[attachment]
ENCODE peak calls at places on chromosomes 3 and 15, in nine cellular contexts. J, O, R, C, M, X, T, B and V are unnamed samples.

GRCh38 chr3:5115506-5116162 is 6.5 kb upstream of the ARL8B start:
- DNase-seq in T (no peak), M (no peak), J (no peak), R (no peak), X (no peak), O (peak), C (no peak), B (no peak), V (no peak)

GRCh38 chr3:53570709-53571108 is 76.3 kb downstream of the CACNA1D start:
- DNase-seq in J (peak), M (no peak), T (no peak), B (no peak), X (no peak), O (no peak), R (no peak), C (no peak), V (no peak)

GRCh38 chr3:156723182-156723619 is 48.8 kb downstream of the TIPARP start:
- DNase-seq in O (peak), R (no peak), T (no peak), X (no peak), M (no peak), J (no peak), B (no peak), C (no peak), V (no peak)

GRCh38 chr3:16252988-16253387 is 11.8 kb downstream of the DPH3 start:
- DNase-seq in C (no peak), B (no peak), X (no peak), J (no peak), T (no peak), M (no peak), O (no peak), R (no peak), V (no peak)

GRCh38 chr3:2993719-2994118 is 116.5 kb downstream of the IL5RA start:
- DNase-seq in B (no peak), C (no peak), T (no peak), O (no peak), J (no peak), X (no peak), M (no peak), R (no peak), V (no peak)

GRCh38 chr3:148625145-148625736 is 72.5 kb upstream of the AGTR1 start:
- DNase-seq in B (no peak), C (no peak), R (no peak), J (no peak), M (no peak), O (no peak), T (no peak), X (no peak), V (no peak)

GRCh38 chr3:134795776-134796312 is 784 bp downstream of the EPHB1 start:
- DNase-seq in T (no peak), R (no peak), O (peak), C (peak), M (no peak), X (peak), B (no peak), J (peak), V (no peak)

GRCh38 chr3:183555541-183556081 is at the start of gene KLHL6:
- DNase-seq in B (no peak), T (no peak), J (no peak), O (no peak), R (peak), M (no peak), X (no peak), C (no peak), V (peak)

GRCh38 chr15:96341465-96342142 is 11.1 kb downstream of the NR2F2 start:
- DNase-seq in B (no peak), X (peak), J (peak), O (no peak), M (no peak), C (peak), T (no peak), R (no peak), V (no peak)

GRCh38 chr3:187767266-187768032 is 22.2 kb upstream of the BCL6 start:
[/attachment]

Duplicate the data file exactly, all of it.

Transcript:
ENCODE peak calls at places on chromosomes 3 and 15, in nine cellular contexts. J, O, R, C, M, X, T, B and V are unnamed samples.

GRCh38 chr3:5115506-5116162 is 6.5 kb upstream of the ARL8B start:
- DNase-seq in T (no peak), M (no peak), J (no peak), R (no peak), X (no peak), O (peak), C (no peak), B (no peak), V (no peak)

GRCh38 chr3:53570709-53571108 is 76.3 kb downstream of the CACNA1D start:
- DNase-seq in J (peak), M (no peak), T (no peak), B (no peak), X (no peak), O (no peak), R (no peak), C (no peak), V (no peak)

GRCh38 chr3:156723182-156723619 is 48.8 kb downstream of the TIPARP start:
- DNase-seq in O (peak), R (no peak), T (no peak), X (no peak), M (no peak), J (no peak), B (no peak), C (no peak), V (no peak)

GRCh38 chr3:16252988-16253387 is 11.8 kb downstream of the DPH3 start:
- DNase-seq in C (no peak), B (no peak), X (no peak), J (no peak), T (no peak), M (no peak), O (no peak), R (no peak), V (no peak)

GRCh38 chr3:2993719-2994118 is 116.5 kb downstream of the IL5RA start:
- DNase-seq in B (no peak), C (no peak), T (no peak), O (no peak), J (no peak), X (no peak), M (no peak), R (no peak), V (no peak)

GRCh38 chr3:148625145-148625736 is 72.5 kb upstream of the AGTR1 start:
- DNase-seq in B (no peak), C (no peak), R (no peak), J (no peak), M (no peak), O (no peak), T (no peak), X (no peak), V (no peak)

GRCh38 chr3:134795776-134796312 is 784 bp downstream of the EPHB1 start:
- DNase-seq in T (no peak), R (no peak), O (peak), C (peak), M (no peak), X (peak), B (no peak), J (peak), V (no peak)

GRCh38 chr3:183555541-183556081 is at the start of gene KLHL6:
- DNase-seq in B (no peak), T (no peak), J (no peak), O (no peak), R (peak), M (no peak), X (no peak), C (no peak), V (peak)

GRCh38 chr15:96341465-96342142 is 11.1 kb downstream of the NR2F2 start:
- DNase-seq in B (no peak), X (peak), J (peak), O (no peak), M (no peak), C (peak), T (no peak), R (no peak), V (no peak)

GRCh38 chr3:187767266-187768032 is 22.2 kb upstream of the BCL6 start: